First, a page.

This isn’t to say that fatty sources of protein need to be avoided outright, just limited depending on your goal nutrient intake (again, which can be worked out in the Free Get Shredded Toolkit HERE)

5) Eat TONS of vegetables

For vegetable driven get shredded success, take what you think is a lot of vegetables and double, even triple it. They’re rich in fibre and have a high water content, both of which keeps us full. Unfortunately, when served solo they can often be quite boring. So don’t just steam some greens and put it on the side of your plate.

Instead, prepare them so they’re more of a central part of the dish and so that they’ve actually got some taste so you ENJOY your diet rather than hating every boring, dull mouthful.

My favourite vegetable dish is egg fried cauliflower rice;

Ingredients
1 head of cauliflower
1 tsp oil
2 tbsp soy sauce
Pinch each of salt, pepper, Chinese five spice
1 finely sliced spring onion
1 minced clove garlic
1 finely sliced red chilli
2 beaten eggs
1) Take the head of cauliflower, chop off the stalks, blitz in a food processor (NOT a blender, otherwise you’ll end up with a cauliflower smoothie) until it forms rice-like grains.
2) Heat your oil in a frying pan and add the garlic and chilli, fry for 1 minute.
3) Add the cauliflower rice, spring onion, soy sauce, salt, pepper and Chinese five spice and stir fry for 2-3 minutes until browned.
4) Make a well in the middle of your pan by pushing the rice out the sides. Add the two beaten eggs in the middle of the well and stir well until the egg scrambles.
5) Mix through with the cauliflower rice and serve with your favourite Asian style protein. I like prawns mixed with a little chilli sauce or some stir fried chicken with hoisin sauce and mushrooms.

I also like courgettini as a replacement to spaghetti, the recipe can be found HERE.

IMG_2389 (1)

6) Don’t neglect fruit

Fruit has a bad reputation in the dieting world, usually based off some really crap science based on fructose’s effect on fat storage. This is not true, in fact fruit is a pretty good fat loss tool.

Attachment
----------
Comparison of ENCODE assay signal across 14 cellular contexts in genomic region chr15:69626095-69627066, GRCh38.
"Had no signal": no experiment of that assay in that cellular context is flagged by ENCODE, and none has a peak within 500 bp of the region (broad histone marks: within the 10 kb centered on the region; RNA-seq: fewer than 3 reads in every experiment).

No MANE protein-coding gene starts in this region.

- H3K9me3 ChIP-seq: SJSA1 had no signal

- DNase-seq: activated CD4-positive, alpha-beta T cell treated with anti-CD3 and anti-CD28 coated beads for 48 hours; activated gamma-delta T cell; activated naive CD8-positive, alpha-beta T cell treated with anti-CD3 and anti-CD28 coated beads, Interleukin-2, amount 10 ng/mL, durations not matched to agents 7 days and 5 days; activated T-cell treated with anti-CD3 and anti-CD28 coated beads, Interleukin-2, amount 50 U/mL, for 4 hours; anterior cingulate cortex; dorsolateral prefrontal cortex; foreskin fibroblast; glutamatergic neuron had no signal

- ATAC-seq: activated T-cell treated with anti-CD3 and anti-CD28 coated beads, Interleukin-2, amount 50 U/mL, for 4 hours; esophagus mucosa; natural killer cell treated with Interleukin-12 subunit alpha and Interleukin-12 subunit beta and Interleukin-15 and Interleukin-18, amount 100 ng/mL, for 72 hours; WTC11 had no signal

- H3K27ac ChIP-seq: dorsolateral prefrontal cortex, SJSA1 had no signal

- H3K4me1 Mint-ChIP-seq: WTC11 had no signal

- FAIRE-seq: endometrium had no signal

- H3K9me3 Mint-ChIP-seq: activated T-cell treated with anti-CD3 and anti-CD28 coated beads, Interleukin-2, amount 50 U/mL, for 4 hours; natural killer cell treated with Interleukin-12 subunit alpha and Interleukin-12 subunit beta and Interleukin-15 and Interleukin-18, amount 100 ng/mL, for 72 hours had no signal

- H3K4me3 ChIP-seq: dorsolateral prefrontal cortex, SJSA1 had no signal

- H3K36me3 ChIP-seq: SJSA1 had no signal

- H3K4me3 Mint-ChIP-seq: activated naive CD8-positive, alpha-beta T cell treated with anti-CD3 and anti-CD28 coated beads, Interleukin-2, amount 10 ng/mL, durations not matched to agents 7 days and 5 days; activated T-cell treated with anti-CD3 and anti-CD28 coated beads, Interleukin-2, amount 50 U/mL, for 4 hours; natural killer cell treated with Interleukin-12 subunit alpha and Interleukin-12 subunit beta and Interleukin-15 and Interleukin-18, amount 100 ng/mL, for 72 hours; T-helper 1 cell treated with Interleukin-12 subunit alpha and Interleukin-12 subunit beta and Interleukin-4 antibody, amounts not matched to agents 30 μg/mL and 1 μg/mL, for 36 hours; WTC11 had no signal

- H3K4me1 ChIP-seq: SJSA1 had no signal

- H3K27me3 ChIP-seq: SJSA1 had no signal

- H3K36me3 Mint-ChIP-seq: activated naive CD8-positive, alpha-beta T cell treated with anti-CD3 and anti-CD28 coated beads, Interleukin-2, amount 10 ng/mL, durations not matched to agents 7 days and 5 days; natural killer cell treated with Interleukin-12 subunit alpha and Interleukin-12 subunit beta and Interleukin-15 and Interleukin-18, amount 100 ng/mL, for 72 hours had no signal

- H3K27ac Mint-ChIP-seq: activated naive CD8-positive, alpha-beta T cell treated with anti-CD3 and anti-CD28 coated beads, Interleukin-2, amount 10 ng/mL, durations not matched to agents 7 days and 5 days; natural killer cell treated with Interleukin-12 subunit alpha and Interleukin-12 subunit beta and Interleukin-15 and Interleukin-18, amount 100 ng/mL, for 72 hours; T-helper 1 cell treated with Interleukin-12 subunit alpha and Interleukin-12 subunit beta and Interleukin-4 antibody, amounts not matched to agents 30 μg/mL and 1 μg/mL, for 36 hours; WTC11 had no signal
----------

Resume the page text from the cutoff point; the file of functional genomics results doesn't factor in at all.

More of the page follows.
It’s full of water, which obviously has no calories and provides a ton of volume to it which keeps us full.

It also has plenty of fibre in it which also helps keep us full as it sends a signal to the brain telling us we’re full because it slows the digestion process.

A portion of fruit (approx. fist sized) as a snack, or as an addition to a meal is a pretty smart idea to keep hunger pangs at bay and you could do much worse with other choices.

7) Stick to mostly single ingredient foods

Consisting your diet of mainly whole, natural, single ingredient foods will do wonders in keeping you full. These foods are relatively bland and quite filling. Think white & sweet potatoes, lean protein, fruits and vegetables.

These foods are unlike the manmade foods which often have a great mix of flavour, salt, carbohydrate and fat which makes them very hyper-palatable aka f**king tasty. Unfortunately they are by default, quite high calorie.

However, we love these manmade foods and they are VERY difficult to avoid, which is why I recommend against trying to not eat them at all… you’re very likely to fail!

I believe this is where most conventional diets go wrong.

Instead, limit their consumption to 20% or so of your diet, whilst the single ingredient, whole foods consist of the rest of your food intake.

8) Crank up the volume

More low calorie, high volume foods = more space taken up in your stomach = less hunger.

So make sure you ‘volumise’ your foods. Instead of drinking protein shakes, make high volume, low calorie brownies out of your protein powder. Or make protein fluff.

Protein Fluff

Image credit: Protein Pow http://proteinpow.com/2014/07/blackberry-protein-fluff.html

Protein fluff is seriously awesome, it’s more like having a sorbet or ice cream than a boring, runny protein shake.

Other notable modifications to pad out your meals are:

  • More vegetables (see point 5)
  • Try low calorie noodles
  • Pick “airy” foods if appropriate. Puffed cereals vs normal ones, popcorn vs crisps, “Popchips” vs crisps are all good examples.

9) Supplement

There aren’t a great deal of supplements out there that have a decent body of science to back them up when it comes to reducing appetite.

One supplement that does have some relatively strong evidence is 5-HTP. When taken with a dosage of between 750mg-900mg/day has been shown to be moderately effective in reducing appetite and mildly effective in reducing body weight.

Care should be taken though with 5-HTP. It can have nasty interactions with many prescription drugs and in rare cases can cause other health issues due to the strong effects on certain brain chemicals. It would be wise to try all of the other tips in this list first before trying 5-HTP, and if you do wish to try it, consult your doctor first.

10) Have a calorie free drink

This tip probably isn’t as effective as all of the above, but I know for me personally, having a Coke Zero or a Diet 7Up helps me put off my hunger for at least an hour or two, by which it’s hopefully time for my next meal!

The combination of something sweet and the bubbles helps to keep us full and satisfied but it also works for some with black tea and coffee (or at least a VERY small amount of milk if you don’t like it black).